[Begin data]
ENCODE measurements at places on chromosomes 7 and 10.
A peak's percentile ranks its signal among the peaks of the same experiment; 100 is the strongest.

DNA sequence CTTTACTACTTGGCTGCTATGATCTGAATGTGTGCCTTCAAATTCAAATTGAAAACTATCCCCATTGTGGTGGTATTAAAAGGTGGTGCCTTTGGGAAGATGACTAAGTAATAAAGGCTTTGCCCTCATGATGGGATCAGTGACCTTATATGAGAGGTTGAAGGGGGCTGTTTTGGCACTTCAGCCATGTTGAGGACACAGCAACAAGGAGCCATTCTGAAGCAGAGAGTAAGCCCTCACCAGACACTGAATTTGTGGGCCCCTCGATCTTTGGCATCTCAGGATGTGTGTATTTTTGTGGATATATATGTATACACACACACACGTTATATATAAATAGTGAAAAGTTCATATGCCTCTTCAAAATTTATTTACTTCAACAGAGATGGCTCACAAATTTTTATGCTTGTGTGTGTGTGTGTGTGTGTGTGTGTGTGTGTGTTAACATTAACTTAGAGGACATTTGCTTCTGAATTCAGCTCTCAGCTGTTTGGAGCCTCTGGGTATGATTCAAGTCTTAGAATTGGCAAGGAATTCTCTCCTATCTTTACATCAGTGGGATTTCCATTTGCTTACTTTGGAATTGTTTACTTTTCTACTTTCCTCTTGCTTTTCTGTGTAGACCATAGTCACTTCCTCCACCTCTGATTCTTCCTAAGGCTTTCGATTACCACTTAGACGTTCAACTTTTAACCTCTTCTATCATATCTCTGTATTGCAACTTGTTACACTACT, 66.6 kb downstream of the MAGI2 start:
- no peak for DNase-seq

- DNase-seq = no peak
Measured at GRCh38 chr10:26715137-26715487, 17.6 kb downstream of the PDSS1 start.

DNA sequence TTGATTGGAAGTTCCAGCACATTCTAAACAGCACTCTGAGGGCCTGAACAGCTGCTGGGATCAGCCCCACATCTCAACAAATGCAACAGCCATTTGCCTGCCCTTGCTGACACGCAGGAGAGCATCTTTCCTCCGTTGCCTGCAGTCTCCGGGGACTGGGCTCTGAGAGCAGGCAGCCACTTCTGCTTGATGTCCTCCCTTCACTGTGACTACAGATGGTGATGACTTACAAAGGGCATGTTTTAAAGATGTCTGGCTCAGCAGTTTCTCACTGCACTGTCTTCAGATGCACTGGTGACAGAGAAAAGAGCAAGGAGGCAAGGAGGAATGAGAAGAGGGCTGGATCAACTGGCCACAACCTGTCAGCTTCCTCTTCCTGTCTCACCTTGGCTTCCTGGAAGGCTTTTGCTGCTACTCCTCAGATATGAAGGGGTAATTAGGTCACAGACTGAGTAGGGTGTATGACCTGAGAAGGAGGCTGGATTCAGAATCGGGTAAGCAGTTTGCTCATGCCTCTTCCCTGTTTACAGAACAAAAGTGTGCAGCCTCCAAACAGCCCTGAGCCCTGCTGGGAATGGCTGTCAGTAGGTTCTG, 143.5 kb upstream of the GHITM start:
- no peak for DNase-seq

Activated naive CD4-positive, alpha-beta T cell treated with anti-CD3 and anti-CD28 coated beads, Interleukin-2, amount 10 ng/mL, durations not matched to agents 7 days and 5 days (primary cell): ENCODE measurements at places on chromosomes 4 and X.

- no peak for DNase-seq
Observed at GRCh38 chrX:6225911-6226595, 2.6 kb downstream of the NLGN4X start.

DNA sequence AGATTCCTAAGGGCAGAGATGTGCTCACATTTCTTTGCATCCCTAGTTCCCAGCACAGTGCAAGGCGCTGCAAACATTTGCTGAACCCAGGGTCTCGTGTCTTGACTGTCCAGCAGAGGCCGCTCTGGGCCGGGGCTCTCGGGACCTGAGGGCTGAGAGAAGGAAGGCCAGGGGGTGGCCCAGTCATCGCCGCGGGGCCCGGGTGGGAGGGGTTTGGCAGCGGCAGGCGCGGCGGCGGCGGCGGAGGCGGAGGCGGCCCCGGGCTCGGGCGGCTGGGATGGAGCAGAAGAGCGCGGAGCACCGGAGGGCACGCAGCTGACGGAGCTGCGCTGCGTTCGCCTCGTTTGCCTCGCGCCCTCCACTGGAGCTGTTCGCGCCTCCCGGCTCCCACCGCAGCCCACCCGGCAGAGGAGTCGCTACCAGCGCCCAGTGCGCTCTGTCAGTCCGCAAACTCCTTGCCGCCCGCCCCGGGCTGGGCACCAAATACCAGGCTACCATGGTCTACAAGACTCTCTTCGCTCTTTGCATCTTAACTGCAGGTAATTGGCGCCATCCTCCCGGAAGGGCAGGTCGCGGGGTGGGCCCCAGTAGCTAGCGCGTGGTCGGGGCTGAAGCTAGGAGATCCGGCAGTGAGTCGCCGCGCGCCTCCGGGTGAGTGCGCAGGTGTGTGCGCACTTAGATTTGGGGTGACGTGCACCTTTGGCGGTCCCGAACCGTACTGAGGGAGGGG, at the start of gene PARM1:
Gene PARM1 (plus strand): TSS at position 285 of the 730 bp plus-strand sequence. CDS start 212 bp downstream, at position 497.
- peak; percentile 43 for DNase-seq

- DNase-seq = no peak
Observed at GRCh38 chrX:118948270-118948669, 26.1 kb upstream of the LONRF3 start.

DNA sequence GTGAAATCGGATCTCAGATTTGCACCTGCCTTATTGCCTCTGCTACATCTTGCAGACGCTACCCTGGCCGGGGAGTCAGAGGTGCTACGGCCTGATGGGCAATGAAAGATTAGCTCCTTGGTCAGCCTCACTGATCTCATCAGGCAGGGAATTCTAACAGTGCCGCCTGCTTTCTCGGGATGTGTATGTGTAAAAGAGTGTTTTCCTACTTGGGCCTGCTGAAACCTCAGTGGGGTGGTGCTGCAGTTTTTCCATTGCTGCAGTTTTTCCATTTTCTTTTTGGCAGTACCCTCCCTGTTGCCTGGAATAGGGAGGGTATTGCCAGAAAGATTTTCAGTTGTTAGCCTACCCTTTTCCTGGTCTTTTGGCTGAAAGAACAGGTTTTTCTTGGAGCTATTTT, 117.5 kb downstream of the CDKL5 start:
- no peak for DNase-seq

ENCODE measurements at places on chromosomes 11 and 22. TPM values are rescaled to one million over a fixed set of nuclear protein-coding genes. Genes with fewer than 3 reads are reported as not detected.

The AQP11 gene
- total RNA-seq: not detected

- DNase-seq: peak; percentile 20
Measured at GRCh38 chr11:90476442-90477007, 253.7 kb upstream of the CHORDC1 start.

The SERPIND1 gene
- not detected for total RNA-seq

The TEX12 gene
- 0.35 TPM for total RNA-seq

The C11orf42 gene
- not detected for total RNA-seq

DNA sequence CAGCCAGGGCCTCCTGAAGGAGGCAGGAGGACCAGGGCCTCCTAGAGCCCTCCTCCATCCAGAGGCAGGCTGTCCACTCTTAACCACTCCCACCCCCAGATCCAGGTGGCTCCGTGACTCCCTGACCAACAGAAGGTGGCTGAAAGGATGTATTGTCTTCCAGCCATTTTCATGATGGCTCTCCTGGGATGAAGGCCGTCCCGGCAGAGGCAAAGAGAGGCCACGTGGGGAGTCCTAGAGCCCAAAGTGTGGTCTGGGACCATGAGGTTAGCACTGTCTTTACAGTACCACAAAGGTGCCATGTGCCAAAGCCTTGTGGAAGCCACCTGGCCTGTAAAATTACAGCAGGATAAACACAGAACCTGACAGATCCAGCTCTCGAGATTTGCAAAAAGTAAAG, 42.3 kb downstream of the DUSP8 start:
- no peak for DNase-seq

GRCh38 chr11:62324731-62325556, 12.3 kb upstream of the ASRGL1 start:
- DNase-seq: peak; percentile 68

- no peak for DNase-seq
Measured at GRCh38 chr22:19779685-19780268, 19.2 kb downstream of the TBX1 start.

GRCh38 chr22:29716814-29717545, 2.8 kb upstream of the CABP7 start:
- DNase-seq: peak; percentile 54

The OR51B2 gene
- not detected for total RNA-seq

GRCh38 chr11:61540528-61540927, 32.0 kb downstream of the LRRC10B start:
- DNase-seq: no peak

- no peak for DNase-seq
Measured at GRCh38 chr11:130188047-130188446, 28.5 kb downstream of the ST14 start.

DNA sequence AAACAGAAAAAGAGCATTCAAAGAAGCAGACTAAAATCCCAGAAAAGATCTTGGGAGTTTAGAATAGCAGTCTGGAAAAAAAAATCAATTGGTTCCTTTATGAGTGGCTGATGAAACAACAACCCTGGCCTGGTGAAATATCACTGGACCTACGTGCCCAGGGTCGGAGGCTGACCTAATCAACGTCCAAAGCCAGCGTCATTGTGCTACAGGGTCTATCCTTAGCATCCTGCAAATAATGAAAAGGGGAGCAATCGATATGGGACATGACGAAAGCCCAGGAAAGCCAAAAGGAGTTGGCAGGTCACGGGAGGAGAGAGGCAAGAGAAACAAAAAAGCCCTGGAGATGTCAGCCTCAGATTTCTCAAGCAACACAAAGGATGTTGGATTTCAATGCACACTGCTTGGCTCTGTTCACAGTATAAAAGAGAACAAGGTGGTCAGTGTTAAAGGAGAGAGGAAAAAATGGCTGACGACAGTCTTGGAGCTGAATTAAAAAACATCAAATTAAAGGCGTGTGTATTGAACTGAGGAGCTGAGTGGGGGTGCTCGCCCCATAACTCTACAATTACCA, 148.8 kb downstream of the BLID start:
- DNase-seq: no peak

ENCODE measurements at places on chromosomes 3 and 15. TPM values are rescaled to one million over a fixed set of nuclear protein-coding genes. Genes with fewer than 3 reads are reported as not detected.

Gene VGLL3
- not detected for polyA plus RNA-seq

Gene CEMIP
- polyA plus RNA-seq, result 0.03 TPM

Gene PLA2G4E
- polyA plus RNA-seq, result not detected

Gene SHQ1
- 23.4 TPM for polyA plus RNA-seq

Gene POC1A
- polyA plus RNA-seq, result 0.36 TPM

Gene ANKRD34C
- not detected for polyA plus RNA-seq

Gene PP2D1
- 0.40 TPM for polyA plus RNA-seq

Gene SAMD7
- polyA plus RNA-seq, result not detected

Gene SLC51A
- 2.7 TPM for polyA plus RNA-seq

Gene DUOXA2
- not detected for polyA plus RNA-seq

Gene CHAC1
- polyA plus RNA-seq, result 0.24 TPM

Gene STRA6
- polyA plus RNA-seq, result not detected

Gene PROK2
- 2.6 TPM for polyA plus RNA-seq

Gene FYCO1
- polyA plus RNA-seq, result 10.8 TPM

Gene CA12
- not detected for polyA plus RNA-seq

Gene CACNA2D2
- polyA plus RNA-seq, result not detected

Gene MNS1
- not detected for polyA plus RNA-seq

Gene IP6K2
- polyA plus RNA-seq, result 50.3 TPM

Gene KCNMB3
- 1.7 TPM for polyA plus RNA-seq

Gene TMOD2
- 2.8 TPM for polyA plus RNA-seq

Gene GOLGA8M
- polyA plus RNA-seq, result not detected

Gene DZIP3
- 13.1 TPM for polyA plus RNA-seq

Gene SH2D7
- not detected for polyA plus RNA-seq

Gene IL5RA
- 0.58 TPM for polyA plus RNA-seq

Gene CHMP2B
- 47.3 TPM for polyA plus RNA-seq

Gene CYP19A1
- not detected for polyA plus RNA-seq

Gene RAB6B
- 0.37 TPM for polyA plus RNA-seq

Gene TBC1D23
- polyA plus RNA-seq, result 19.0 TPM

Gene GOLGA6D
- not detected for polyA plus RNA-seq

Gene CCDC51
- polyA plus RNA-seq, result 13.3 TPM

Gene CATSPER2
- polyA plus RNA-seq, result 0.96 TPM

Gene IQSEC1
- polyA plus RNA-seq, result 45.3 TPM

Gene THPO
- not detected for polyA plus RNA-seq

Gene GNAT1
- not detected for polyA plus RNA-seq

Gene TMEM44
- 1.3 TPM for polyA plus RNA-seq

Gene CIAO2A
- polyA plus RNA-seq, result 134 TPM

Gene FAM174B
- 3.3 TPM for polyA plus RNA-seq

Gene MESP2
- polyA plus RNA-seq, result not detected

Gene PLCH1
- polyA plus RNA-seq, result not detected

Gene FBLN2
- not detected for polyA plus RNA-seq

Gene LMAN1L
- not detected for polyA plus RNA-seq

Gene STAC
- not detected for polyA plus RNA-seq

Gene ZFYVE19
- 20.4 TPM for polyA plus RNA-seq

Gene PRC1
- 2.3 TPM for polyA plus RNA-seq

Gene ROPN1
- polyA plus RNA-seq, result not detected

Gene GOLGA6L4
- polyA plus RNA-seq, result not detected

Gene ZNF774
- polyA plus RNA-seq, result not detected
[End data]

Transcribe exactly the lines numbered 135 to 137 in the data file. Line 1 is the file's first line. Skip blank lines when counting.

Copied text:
Gene ROPN1
- polyA plus RNA-seq, result not detected

Gene GOLGA6L4